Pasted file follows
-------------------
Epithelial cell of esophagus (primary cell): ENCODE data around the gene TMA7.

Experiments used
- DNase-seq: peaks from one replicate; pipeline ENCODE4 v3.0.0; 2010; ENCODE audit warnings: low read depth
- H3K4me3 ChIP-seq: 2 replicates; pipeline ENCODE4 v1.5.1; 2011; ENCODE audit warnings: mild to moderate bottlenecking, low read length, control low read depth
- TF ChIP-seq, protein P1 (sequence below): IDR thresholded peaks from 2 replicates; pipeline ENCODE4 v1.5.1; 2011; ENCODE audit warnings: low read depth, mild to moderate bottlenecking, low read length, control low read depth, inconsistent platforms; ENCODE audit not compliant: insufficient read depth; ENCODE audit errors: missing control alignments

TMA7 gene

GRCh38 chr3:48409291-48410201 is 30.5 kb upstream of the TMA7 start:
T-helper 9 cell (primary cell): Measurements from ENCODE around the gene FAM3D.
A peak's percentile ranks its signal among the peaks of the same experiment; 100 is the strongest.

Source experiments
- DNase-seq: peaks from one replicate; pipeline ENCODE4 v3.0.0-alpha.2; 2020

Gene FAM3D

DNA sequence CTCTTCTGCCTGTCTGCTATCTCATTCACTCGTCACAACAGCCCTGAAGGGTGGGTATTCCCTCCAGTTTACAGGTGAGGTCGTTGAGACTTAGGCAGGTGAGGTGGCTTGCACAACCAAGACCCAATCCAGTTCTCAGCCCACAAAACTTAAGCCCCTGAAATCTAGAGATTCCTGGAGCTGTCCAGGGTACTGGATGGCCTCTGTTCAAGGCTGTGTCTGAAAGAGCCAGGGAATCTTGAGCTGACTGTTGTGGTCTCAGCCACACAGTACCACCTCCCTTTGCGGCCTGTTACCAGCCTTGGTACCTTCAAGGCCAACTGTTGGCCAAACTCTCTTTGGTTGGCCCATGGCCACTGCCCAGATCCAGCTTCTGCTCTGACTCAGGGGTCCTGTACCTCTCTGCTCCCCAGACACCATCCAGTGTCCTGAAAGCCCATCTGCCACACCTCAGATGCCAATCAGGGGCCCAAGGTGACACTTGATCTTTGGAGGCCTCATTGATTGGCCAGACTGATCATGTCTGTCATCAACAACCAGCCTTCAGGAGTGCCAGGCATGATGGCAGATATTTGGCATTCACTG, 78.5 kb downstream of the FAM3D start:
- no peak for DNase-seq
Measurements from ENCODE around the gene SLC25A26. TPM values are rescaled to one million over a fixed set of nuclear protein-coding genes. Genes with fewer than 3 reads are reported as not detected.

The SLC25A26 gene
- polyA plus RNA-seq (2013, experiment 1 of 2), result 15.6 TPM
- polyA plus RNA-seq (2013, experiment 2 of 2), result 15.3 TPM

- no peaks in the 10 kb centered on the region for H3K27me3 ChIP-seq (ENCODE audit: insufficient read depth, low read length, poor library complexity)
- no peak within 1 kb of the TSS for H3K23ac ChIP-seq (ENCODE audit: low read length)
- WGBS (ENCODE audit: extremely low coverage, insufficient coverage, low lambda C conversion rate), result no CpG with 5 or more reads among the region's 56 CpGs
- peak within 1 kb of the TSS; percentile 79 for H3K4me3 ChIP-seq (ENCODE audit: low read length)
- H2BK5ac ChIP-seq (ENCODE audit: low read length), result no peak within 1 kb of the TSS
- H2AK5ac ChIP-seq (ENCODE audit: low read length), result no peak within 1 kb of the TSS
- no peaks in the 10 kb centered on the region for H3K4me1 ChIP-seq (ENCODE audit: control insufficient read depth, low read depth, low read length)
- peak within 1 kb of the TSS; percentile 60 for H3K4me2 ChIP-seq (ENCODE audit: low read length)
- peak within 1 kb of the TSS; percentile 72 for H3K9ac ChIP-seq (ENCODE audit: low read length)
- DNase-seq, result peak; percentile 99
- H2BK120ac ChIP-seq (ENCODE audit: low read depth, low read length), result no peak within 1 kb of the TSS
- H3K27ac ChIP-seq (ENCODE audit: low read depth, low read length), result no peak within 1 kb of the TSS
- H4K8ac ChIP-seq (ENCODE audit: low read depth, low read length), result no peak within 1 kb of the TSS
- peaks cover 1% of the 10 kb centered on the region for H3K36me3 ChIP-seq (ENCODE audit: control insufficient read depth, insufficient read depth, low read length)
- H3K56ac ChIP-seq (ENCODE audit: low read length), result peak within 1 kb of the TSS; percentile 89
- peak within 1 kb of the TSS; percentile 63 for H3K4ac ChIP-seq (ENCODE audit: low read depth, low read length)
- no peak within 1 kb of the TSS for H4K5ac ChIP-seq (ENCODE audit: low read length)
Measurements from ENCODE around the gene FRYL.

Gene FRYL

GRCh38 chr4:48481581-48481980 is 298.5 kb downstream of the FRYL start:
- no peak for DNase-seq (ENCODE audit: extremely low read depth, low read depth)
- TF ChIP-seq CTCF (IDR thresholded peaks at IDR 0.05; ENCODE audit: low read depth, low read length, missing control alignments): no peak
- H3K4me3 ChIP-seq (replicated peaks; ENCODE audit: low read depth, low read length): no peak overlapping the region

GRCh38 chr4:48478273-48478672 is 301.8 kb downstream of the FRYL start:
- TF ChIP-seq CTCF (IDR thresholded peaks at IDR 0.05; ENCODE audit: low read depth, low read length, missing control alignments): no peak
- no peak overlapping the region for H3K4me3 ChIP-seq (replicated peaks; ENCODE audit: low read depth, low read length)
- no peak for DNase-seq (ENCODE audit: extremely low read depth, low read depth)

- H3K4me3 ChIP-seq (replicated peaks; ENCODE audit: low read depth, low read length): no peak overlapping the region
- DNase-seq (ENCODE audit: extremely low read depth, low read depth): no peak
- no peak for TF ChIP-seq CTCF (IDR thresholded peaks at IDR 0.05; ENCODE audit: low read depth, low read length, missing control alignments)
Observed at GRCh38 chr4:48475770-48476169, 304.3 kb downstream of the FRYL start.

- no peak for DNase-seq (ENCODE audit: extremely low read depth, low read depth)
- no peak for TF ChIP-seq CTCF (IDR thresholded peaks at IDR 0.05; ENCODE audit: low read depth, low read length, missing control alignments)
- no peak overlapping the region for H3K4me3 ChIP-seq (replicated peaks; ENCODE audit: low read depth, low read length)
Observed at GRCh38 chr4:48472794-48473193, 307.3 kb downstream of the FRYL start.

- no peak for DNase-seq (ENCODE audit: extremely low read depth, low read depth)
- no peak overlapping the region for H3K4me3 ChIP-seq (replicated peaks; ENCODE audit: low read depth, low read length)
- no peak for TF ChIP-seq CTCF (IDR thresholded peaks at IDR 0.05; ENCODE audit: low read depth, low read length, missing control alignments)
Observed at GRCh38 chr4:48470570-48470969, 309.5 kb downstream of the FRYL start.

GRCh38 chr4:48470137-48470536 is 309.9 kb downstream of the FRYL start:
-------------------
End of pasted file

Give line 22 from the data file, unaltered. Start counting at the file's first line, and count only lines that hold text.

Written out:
- peak within 1 kb of the TSS; percentile 79 for H3K4me3 ChIP-seq (ENCODE audit: low read length)